Project description:<b>Objective: </b>To determine the role of enterokine FGF15/19 in adipose tissue thermogenic adaptations.<br><br><b>Methods: </b>Circulating FGF19 and gene expression (qRT-PCR) levels were assessed in subcutaneous adipose tissue from obese human patients. Effects of experimentally increased FGF15 and FGF19 levels in vivo were determined in mice using adenoviral and adeno-associated vectors. Adipose tissues were characterized in FGF15-null mice under distinct cold-related thermogenic challenges. The analyses spanned metabolic profiling, tissue characterization, histology, gene expression, and immunoblot assays.<br><br><b>Results: </b>In humans, FGF19 levels are directly associated with UCP1 gene expression in subcutaneous adipose tissue. Experimental increases in FGF15 or FGF19 induced white fat browning in mice as demonstrated by the appearance of multilocular beige cells and markers indicative of a beige phenotype, including increased UCP1 protein levels. Mice lacking FGF15 showed markedly impaired white adipose tissue browning and a mild reduction in parameters indicative of BAT activity in response to cold-induced environmental thermogenic challenges. This was concomitant with signs of altered systemic metabolism, such as reduced glucose tolerance and impaired cold-induced insulin sensitization.<br><br><b>Conclusions: </b>Enterokine FGF15/19 is a key factor required for adipose tissue plasticity in response to thermogenic adaptations.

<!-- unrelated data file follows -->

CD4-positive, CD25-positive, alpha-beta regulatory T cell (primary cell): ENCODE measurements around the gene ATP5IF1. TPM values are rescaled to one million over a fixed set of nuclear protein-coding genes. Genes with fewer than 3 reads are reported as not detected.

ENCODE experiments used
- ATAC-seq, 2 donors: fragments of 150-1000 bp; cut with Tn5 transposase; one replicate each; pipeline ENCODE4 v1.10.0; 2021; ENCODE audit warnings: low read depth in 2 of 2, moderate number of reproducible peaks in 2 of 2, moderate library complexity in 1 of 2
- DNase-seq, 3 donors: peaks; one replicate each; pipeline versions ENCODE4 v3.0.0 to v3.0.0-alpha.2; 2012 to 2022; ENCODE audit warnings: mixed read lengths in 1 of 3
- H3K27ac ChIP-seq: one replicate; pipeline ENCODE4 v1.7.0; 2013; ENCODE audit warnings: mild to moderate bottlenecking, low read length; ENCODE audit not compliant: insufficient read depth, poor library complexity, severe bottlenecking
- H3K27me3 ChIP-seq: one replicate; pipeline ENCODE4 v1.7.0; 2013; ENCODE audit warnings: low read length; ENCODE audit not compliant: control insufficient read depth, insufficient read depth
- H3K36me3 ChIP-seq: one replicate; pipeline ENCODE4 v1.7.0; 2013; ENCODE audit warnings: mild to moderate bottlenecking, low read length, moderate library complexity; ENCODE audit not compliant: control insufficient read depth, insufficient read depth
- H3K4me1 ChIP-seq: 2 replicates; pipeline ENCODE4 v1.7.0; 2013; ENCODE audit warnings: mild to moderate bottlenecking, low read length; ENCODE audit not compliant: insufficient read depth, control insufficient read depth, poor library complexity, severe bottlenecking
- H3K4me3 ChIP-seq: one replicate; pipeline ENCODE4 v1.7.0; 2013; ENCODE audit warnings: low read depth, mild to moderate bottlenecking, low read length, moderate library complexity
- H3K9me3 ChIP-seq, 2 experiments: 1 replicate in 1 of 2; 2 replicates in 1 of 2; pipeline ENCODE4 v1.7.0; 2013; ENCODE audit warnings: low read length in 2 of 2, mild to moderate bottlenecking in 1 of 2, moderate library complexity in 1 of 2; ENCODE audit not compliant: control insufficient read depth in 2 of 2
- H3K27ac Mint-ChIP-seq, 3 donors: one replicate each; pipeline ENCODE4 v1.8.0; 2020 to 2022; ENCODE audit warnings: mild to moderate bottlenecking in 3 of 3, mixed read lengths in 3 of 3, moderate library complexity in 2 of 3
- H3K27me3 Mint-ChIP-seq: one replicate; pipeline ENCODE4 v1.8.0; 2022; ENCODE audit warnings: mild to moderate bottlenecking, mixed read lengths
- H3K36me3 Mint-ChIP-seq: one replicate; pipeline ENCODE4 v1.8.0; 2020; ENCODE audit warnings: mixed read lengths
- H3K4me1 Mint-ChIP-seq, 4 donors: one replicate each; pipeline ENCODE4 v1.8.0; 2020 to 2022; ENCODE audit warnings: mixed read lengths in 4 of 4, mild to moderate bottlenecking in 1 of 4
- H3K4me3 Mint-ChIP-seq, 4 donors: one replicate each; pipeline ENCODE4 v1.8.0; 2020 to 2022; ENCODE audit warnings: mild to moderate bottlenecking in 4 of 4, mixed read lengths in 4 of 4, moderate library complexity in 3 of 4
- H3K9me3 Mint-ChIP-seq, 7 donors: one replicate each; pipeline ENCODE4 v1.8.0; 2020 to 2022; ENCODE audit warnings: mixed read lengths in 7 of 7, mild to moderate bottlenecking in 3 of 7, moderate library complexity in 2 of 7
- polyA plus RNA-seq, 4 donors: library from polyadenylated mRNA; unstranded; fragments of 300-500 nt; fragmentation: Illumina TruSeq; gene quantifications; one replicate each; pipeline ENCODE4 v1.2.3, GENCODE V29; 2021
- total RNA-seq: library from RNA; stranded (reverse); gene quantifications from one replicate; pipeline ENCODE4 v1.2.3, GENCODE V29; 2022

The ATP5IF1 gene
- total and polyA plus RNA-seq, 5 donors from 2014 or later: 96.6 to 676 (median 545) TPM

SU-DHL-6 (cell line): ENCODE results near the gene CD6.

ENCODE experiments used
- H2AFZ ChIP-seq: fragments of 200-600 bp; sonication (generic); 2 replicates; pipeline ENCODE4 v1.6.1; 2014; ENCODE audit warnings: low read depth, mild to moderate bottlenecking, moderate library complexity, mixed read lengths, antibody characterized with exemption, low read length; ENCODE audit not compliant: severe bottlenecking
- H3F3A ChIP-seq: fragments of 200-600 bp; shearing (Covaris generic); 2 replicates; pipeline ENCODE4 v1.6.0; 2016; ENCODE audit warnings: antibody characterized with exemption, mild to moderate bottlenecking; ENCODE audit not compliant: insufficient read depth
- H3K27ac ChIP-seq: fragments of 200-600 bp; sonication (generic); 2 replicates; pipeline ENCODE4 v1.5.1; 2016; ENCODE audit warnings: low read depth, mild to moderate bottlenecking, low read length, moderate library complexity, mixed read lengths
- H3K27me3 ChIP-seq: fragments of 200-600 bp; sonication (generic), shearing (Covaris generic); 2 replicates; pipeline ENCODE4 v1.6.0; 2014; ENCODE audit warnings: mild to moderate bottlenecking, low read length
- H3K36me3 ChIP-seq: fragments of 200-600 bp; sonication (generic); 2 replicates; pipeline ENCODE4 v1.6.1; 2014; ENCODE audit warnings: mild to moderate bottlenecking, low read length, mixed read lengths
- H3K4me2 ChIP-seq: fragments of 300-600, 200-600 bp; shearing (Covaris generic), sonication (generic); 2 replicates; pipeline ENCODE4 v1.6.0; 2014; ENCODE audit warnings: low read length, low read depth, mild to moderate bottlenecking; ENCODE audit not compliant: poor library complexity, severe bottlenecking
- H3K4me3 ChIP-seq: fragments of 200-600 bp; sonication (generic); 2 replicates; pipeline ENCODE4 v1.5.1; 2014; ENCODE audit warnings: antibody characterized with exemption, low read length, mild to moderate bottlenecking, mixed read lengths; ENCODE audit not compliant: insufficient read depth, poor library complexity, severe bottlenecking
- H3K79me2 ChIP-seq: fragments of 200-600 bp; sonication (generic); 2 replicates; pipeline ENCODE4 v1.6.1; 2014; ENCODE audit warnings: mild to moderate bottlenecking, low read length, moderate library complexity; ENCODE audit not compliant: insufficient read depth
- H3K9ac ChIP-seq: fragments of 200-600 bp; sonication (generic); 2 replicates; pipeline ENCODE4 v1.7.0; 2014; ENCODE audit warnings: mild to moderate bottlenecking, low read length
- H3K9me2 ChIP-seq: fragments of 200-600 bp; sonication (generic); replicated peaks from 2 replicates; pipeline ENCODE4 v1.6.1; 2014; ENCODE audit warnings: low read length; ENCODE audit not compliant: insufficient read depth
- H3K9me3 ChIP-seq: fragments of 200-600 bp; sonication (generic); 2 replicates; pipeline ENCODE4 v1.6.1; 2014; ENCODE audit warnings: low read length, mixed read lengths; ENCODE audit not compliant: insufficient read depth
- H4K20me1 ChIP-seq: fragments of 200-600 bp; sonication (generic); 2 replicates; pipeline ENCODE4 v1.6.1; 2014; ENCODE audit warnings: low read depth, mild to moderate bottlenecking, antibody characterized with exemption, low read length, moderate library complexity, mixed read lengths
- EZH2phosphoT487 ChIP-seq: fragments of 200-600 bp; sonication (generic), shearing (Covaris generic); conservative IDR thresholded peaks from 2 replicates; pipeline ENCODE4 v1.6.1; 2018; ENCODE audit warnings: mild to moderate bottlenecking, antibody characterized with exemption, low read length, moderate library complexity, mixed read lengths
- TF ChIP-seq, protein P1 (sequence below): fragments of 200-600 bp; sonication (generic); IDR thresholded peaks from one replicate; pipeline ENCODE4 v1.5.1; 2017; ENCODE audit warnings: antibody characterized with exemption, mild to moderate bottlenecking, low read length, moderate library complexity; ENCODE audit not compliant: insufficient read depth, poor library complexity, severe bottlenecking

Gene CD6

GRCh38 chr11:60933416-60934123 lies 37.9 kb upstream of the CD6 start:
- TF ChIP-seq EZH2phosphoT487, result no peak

Project description:Increasing evidence suggests natriuretic peptides (NPs) coordinate inter-organ metabolic crosstalk with adipose tissues and play a critical role in energy metabolism. We recently reported A-type NP (ANP) raises intracellular temperature in cultured adipocytes in a low-temperature-sensitive manner. We herein investigated whether exogenous ANP-treatment exerts a significant impact on adipose tissues in vivo. Mice fed a high-fat-diet (HFD) or normal-fat-diet (NFD) for 13 weeks were treated with or without ANP infusion subcutaneously for another 3 weeks. ANP-treatment significantly ameliorated HFD-induced insulin resistance. HFD increased brown adipose tissue (BAT) cell size with the accumulation of lipid droplets (whitening), which was suppressed by ANP-treatment (re-browning). Furthermore, HFD induced enlarged lipid droplets in inguinal white adipose tissue (iWAT), crown-like structures in epididymal WAT, and hepatic steatosis, all of which were substantially attenuated by ANP-treatment. Likewise, ANP-treatment markedly increased UCP1 expression, a specific marker of BAT, in iWAT (browning). ANP also further increased UCP1 expression in BAT with NFD. Accordingly, cold tolerance test demonstrated ANP-treated mice were tolerant to cold exposure. In summary, exogenous ANP administration ameliorates HFD-induced insulin resistance by attenuating hepatic steatosis and by inducing adipose tissue browning (activation of the adipose tissue thermogenic program), leading to in vivo thermogenesis during cold exposure.